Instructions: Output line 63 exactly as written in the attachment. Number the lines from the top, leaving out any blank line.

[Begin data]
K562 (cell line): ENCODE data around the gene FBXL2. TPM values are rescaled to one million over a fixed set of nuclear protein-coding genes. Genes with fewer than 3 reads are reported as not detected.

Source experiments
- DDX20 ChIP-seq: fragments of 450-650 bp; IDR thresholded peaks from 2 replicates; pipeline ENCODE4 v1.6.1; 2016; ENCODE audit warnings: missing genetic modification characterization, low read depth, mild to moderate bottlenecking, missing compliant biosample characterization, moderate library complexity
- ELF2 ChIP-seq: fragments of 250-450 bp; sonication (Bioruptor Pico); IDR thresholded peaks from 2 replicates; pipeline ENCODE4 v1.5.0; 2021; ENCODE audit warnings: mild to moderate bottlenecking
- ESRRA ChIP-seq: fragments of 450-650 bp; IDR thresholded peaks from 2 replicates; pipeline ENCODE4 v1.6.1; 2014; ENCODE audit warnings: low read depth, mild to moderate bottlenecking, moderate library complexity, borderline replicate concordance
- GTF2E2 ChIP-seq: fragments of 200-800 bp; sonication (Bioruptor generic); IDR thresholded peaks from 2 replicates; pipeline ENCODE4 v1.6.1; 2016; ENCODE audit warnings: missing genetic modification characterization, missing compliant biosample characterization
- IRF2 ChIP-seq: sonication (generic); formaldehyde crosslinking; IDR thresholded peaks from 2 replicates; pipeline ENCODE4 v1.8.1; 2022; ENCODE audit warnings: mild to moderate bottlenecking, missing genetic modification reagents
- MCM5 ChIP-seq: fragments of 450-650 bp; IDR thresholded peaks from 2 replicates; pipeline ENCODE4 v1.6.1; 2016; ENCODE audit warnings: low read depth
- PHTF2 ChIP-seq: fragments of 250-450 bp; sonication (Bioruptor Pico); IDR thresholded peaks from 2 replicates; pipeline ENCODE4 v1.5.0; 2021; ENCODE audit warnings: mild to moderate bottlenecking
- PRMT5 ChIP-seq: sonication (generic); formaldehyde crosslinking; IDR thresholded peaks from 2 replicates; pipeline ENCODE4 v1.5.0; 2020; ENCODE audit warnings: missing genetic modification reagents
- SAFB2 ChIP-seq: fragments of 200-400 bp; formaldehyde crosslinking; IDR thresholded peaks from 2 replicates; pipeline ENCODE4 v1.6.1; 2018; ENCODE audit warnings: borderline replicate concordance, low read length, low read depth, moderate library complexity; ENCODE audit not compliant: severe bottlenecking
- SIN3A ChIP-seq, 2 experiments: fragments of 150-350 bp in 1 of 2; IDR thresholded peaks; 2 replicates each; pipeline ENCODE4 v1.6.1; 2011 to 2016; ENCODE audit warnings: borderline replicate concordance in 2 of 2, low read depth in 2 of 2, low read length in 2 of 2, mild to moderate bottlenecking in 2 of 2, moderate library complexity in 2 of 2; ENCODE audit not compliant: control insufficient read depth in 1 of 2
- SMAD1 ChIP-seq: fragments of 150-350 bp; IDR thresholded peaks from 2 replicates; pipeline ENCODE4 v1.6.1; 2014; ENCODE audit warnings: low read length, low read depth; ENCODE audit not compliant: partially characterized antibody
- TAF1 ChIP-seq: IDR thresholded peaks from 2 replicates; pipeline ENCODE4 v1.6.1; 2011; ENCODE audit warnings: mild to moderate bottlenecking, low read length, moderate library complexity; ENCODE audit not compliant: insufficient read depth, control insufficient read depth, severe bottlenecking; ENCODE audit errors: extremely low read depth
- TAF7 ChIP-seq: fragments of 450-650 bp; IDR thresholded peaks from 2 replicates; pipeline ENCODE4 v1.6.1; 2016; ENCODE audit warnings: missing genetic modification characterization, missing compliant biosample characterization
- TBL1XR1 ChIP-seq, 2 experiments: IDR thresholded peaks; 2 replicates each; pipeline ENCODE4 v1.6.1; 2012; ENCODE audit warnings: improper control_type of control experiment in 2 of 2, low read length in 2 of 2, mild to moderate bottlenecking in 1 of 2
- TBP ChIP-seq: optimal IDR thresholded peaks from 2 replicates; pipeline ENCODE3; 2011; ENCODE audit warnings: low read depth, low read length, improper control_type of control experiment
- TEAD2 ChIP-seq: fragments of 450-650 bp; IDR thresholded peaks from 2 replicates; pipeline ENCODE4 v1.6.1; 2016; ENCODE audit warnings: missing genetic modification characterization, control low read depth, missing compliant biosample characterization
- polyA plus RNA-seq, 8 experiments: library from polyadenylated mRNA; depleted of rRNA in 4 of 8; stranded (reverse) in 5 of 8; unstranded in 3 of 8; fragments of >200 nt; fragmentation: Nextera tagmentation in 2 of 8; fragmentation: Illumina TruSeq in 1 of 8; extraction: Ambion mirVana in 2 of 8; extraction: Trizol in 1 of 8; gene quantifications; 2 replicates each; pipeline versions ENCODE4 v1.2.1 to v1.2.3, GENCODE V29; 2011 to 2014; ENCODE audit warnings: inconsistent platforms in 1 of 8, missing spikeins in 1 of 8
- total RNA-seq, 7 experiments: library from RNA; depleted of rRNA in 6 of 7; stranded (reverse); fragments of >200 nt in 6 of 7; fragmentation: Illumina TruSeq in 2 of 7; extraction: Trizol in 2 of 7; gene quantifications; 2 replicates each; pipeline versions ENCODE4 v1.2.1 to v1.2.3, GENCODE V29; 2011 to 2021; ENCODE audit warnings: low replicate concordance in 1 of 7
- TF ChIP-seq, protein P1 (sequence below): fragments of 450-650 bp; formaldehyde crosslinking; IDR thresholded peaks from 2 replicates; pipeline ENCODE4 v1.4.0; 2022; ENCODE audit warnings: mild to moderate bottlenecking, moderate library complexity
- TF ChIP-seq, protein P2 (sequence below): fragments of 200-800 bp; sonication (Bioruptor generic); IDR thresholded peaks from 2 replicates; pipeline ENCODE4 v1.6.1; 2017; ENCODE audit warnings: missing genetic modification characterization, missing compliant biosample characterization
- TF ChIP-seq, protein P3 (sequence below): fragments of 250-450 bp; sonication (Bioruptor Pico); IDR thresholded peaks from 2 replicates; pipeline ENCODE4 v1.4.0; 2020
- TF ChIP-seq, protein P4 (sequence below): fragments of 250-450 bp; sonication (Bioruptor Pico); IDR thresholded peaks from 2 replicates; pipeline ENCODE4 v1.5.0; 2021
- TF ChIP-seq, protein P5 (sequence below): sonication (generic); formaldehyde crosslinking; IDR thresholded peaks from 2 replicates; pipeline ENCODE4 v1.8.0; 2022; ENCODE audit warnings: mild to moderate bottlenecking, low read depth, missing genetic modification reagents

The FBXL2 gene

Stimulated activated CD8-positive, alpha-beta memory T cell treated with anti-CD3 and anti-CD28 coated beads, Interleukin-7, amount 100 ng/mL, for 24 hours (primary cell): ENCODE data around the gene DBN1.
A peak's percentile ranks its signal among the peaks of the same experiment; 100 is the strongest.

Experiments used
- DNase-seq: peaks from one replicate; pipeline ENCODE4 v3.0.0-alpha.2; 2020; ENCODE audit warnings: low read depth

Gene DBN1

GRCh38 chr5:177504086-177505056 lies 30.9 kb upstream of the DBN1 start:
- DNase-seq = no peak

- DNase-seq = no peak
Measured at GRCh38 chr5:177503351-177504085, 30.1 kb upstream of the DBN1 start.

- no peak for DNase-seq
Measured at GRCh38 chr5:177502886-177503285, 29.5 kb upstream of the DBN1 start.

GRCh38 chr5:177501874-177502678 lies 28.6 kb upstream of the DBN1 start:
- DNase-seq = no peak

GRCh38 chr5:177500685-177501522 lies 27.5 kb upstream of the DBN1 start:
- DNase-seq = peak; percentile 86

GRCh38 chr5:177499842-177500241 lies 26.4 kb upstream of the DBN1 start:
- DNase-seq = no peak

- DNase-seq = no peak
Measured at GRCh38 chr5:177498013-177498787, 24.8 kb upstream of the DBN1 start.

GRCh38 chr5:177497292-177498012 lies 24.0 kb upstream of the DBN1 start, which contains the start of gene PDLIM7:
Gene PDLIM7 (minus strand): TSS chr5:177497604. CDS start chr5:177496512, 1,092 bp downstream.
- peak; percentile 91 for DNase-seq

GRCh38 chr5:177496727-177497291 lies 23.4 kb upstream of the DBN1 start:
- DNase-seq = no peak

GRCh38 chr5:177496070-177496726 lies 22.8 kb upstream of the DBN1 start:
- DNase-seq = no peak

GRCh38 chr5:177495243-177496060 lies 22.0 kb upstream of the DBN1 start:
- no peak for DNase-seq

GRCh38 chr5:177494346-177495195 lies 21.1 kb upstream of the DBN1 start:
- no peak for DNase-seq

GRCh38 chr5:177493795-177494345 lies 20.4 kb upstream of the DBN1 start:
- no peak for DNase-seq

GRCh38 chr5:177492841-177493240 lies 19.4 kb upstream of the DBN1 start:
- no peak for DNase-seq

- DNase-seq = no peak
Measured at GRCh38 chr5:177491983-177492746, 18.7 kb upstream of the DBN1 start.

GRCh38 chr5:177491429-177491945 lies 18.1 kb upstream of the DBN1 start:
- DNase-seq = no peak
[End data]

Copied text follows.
GRCh38 chr5:177491429-177491945 lies 18.1 kb upstream of the DBN1 start: